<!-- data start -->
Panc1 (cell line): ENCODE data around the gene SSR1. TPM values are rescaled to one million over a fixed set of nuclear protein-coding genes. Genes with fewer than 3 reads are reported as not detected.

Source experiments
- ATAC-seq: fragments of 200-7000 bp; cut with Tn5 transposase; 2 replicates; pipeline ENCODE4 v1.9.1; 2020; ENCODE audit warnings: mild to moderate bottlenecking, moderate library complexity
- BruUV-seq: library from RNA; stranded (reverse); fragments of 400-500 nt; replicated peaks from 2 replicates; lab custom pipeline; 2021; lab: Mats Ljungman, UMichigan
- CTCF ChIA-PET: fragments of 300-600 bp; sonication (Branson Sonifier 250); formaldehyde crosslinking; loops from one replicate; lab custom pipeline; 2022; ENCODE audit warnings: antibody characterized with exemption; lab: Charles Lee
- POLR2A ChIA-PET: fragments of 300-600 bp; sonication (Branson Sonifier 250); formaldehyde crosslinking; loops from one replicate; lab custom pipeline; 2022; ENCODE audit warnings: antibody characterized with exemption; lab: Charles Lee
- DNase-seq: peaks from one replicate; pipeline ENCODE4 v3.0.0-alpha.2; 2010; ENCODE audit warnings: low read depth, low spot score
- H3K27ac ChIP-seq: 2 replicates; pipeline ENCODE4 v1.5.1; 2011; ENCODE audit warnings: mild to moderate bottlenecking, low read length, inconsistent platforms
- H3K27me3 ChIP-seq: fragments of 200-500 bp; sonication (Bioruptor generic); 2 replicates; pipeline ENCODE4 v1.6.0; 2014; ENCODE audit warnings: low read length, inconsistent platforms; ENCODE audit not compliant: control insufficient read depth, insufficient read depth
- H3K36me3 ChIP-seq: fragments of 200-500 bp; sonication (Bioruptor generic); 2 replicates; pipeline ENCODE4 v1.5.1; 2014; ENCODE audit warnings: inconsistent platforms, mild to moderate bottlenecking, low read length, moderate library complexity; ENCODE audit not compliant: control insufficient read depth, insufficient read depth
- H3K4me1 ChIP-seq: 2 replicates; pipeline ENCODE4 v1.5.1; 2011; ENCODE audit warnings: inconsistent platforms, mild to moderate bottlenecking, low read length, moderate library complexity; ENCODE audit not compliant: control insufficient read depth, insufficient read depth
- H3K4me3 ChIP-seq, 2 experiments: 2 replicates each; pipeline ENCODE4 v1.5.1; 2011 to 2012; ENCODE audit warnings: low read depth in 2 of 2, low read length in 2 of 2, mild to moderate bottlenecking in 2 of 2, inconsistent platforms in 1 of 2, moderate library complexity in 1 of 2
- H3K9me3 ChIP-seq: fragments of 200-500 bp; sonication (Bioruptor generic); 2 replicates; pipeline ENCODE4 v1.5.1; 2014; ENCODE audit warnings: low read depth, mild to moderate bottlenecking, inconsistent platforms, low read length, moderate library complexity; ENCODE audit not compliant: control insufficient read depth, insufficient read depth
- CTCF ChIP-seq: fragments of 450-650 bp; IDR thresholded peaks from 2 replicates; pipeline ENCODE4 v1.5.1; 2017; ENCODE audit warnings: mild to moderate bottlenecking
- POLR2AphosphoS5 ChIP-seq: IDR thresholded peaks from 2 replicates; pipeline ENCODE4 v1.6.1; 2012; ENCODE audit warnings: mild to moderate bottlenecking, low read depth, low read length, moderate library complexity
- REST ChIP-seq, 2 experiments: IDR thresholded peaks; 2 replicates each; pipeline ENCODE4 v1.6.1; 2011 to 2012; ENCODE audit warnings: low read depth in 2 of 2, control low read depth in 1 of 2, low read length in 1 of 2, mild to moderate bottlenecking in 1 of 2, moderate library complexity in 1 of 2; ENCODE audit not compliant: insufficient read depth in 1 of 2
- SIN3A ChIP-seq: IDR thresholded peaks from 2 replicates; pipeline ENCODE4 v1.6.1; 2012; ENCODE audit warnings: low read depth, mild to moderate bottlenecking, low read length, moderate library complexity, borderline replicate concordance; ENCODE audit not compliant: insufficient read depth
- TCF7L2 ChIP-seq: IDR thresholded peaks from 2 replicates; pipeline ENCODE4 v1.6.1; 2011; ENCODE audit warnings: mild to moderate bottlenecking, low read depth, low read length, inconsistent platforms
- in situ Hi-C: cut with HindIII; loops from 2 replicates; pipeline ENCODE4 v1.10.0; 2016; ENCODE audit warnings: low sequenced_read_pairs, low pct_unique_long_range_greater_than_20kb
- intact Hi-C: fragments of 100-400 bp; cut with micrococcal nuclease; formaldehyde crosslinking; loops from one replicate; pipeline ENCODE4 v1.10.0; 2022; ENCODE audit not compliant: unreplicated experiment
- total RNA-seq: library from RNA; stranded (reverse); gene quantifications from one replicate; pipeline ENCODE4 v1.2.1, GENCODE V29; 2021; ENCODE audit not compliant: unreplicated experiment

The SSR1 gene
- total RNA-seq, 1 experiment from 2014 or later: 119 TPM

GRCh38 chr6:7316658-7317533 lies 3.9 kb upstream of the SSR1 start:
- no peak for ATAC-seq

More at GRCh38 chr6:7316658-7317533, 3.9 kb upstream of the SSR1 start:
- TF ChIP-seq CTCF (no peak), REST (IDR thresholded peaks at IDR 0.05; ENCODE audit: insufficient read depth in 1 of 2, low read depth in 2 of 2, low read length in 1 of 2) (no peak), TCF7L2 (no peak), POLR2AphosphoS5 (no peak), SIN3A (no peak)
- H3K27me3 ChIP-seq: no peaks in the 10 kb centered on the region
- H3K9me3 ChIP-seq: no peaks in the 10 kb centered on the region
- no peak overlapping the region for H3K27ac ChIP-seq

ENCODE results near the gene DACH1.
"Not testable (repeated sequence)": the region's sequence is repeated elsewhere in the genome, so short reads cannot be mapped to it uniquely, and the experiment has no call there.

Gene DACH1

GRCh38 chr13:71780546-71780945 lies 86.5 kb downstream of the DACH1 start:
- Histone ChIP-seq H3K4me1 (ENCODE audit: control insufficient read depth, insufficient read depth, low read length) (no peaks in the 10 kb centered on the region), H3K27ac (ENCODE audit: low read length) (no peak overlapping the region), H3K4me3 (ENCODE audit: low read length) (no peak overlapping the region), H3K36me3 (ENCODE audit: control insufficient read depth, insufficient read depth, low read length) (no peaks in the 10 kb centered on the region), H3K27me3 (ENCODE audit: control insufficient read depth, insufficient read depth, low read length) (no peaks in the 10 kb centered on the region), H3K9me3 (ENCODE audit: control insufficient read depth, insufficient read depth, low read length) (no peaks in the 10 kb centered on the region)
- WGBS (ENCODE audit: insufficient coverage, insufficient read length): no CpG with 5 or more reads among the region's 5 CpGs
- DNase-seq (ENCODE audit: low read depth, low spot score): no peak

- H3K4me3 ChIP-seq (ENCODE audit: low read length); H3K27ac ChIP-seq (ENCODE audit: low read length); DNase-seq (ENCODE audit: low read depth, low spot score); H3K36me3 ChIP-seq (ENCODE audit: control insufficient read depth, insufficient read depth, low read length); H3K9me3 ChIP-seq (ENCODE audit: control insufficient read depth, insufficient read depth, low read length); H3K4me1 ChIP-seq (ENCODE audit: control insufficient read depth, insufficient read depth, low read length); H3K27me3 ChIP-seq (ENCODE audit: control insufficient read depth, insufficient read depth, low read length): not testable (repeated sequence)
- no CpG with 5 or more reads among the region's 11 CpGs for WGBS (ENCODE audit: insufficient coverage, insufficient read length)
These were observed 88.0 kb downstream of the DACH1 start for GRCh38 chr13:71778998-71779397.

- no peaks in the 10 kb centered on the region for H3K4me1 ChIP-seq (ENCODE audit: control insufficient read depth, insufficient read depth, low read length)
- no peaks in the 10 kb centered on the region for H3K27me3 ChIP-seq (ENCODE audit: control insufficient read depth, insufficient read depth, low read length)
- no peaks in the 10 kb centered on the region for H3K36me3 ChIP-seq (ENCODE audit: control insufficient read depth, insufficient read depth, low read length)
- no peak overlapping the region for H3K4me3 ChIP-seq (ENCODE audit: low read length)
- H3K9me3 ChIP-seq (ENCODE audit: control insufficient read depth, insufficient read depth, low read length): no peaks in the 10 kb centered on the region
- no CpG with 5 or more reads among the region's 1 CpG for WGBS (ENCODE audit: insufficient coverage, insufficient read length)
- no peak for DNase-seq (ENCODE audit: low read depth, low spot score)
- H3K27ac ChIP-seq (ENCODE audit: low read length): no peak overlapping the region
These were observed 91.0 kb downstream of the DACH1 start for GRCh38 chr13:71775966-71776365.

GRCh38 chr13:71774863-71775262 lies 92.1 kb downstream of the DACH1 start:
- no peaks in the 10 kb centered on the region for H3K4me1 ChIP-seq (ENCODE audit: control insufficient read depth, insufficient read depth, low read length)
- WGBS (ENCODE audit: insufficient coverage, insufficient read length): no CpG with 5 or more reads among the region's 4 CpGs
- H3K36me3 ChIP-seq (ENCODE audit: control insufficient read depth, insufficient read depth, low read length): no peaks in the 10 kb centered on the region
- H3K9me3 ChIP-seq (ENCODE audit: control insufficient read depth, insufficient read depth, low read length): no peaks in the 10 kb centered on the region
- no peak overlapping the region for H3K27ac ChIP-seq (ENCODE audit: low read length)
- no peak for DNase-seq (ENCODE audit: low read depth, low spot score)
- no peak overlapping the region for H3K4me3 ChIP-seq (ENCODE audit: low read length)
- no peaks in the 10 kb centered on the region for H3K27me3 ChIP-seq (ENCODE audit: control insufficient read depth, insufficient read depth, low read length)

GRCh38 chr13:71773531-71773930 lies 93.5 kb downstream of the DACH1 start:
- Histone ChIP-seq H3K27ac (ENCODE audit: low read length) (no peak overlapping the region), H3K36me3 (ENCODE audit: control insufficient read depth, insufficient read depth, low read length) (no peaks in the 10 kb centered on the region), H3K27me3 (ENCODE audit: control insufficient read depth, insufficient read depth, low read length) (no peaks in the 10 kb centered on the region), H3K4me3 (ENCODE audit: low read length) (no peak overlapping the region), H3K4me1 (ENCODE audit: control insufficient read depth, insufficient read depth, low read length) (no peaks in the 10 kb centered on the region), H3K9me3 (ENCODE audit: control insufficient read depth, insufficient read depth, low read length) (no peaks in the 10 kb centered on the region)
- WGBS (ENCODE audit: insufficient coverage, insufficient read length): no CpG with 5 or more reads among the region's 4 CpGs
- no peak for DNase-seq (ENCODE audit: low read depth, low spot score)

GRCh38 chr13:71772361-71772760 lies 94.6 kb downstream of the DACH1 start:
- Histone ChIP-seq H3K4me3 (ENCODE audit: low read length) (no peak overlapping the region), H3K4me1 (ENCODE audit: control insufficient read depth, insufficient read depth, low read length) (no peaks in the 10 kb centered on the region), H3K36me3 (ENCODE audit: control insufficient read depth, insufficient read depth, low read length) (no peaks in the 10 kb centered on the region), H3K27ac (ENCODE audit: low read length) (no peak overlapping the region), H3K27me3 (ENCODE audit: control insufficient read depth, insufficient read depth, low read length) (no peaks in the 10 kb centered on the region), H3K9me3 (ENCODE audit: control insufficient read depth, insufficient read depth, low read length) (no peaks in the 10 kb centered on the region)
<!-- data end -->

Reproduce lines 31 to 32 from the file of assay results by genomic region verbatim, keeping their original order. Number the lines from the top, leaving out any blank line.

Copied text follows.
ENCODE results near the gene DACH1.
"Not testable (repeated sequence)": the region's sequence is repeated elsewhere in the genome, so short reads cannot be mapped to it uniquely, and the experiment has no call there.